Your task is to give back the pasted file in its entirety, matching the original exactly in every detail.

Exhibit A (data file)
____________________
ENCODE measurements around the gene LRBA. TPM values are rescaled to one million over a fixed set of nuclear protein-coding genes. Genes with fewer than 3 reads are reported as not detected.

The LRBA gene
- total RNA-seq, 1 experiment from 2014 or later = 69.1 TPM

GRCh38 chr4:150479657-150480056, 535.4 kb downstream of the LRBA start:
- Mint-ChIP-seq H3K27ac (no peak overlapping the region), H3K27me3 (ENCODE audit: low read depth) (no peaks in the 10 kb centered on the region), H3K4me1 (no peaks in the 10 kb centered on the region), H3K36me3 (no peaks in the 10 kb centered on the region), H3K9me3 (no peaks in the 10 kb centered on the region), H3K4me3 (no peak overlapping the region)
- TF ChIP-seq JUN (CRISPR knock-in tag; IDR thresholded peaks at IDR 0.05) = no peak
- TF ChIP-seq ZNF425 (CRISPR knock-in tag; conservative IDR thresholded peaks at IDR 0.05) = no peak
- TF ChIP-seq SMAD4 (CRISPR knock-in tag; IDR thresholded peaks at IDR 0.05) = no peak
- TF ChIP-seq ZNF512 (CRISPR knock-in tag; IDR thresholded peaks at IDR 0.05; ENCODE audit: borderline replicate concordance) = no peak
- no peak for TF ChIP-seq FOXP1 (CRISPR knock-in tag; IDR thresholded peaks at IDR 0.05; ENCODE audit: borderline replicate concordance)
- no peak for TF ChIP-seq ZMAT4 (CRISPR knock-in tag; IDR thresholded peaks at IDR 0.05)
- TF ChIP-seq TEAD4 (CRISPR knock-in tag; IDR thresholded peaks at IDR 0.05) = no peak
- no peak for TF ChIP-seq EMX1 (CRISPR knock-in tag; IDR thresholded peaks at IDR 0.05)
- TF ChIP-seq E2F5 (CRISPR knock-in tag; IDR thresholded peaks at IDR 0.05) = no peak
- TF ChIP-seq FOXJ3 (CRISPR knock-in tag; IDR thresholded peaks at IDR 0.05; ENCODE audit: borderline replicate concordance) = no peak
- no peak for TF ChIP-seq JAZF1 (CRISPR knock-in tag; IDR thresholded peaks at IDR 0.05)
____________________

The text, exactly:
ENCODE measurements around the gene LRBA. TPM values are rescaled to one million over a fixed set of nuclear protein-coding genes. Genes with fewer than 3 reads are reported as not detected.

The LRBA gene
- total RNA-seq, 1 experiment from 2014 or later = 69.1 TPM

GRCh38 chr4:150479657-150480056, 535.4 kb downstream of the LRBA start:
- Mint-ChIP-seq H3K27ac (no peak overlapping the region), H3K27me3 (ENCODE audit: low read depth) (no peaks in the 10 kb centered on the region), H3K4me1 (no peaks in the 10 kb centered on the region), H3K36me3 (no peaks in the 10 kb centered on the region), H3K9me3 (no peaks in the 10 kb centered on the region), H3K4me3 (no peak overlapping the region)
- TF ChIP-seq JUN (CRISPR knock-in tag; IDR thresholded peaks at IDR 0.05) = no peak
- TF ChIP-seq ZNF425 (CRISPR knock-in tag; conservative IDR thresholded peaks at IDR 0.05) = no peak
- TF ChIP-seq SMAD4 (CRISPR knock-in tag; IDR thresholded peaks at IDR 0.05) = no peak
- TF ChIP-seq ZNF512 (CRISPR knock-in tag; IDR thresholded peaks at IDR 0.05; ENCODE audit: borderline replicate concordance) = no peak
- no peak for TF ChIP-seq FOXP1 (CRISPR knock-in tag; IDR thresholded peaks at IDR 0.05; ENCODE audit: borderline replicate concordance)
- no peak for TF ChIP-seq ZMAT4 (CRISPR knock-in tag; IDR thresholded peaks at IDR 0.05)
- TF ChIP-seq TEAD4 (CRISPR knock-in tag; IDR thresholded peaks at IDR 0.05) = no peak
- no peak for TF ChIP-seq EMX1 (CRISPR knock-in tag; IDR thresholded peaks at IDR 0.05)
- TF ChIP-seq E2F5 (CRISPR knock-in tag; IDR thresholded peaks at IDR 0.05) = no peak
- TF ChIP-seq FOXJ3 (CRISPR knock-in tag; IDR thresholded peaks at IDR 0.05; ENCODE audit: borderline replicate concordance) = no peak
- no peak for TF ChIP-seq JAZF1 (CRISPR knock-in tag; IDR thresholded peaks at IDR 0.05)